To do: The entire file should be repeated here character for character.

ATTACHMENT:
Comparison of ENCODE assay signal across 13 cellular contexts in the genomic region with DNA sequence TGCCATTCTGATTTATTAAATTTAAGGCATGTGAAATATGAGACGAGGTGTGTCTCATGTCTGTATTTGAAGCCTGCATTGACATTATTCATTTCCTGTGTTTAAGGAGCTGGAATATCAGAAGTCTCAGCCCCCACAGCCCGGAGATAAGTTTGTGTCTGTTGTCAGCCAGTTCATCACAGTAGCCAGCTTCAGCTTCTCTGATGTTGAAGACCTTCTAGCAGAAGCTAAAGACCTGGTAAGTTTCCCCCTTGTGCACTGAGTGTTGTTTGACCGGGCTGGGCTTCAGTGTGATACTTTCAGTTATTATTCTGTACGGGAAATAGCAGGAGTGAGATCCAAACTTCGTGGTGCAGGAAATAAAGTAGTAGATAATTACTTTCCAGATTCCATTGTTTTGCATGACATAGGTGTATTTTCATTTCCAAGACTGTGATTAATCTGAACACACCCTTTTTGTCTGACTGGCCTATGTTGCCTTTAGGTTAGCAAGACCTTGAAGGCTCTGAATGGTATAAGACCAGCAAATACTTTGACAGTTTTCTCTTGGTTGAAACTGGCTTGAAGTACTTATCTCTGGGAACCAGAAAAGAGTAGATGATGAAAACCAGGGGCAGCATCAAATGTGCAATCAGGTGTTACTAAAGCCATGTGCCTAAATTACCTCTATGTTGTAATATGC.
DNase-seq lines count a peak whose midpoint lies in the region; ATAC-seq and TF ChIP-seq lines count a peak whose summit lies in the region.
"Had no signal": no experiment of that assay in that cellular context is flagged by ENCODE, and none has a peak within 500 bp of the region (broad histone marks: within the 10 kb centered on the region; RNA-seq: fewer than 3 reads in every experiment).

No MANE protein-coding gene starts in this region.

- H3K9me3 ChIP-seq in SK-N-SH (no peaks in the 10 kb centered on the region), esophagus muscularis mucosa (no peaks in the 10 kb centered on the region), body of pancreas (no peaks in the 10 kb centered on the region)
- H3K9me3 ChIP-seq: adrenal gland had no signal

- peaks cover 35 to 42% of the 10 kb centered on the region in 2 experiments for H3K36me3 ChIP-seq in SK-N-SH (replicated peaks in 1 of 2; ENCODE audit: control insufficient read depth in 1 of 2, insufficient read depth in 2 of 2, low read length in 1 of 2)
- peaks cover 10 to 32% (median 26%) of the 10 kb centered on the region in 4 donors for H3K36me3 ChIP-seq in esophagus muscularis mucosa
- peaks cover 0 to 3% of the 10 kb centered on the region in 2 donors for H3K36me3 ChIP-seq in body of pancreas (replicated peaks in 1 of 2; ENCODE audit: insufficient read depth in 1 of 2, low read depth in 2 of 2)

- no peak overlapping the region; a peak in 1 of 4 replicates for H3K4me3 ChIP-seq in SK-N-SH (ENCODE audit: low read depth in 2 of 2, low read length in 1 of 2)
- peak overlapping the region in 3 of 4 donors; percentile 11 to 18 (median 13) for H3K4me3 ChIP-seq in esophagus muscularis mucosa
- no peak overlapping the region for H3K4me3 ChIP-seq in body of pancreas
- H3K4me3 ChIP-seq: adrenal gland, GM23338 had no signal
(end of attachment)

Comparison of ENCODE assay signal across 13 cellular contexts in the genomic region with DNA sequence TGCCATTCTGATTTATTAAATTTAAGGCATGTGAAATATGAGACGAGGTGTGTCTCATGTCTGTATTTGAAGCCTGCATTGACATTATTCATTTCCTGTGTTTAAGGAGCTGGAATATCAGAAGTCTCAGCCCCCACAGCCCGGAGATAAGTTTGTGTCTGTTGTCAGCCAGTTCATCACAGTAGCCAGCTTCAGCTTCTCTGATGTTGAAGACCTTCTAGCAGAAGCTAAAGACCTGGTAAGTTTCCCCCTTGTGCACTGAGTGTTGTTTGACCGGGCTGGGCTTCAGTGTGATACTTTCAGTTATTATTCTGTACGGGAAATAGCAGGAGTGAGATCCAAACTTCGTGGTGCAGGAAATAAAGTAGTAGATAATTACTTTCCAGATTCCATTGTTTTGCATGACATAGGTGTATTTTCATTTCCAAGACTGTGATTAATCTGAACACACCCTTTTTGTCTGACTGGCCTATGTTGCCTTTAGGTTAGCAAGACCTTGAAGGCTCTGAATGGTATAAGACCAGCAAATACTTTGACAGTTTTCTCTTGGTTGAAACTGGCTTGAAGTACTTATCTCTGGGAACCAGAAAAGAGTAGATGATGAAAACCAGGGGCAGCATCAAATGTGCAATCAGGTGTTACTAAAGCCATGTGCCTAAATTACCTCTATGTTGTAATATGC.
DNase-seq lines count a peak whose midpoint lies in the region; ATAC-seq and TF ChIP-seq lines count a peak whose summit lies in the region.
"Had no signal": no experiment of that assay in that cellular context is flagged by ENCODE, and none has a peak within 500 bp of the region (broad histone marks: within the 10 kb centered on the region; RNA-seq: fewer than 3 reads in every experiment).

No MANE protein-coding gene starts in this region.

- H3K9me3 ChIP-seq in SK-N-SH (no peaks in the 10 kb centered on the region), esophagus muscularis mucosa (no peaks in the 10 kb centered on the region), body of pancreas (no peaks in the 10 kb centered on the region)
- H3K9me3 ChIP-seq: adrenal gland had no signal

- peaks cover 35 to 42% of the 10 kb centered on the region in 2 experiments for H3K36me3 ChIP-seq in SK-N-SH (replicated peaks in 1 of 2; ENCODE audit: control insufficient read depth in 1 of 2, insufficient read depth in 2 of 2, low read length in 1 of 2)
- peaks cover 10 to 32% (median 26%) of the 10 kb centered on the region in 4 donors for H3K36me3 ChIP-seq in esophagus muscularis mucosa
- peaks cover 0 to 3% of the 10 kb centered on the region in 2 donors for H3K36me3 ChIP-seq in body of pancreas (replicated peaks in 1 of 2; ENCODE audit: insufficient read depth in 1 of 2, low read depth in 2 of 2)

- no peak overlapping the region; a peak in 1 of 4 replicates for H3K4me3 ChIP-seq in SK-N-SH (ENCODE audit: low read depth in 2 of 2, low read length in 1 of 2)
- peak overlapping the region in 3 of 4 donors; percentile 11 to 18 (median 13) for H3K4me3 ChIP-seq in esophagus muscularis mucosa
- no peak overlapping the region for H3K4me3 ChIP-seq in body of pancreas
- H3K4me3 ChIP-seq: adrenal gland, GM23338 had no signal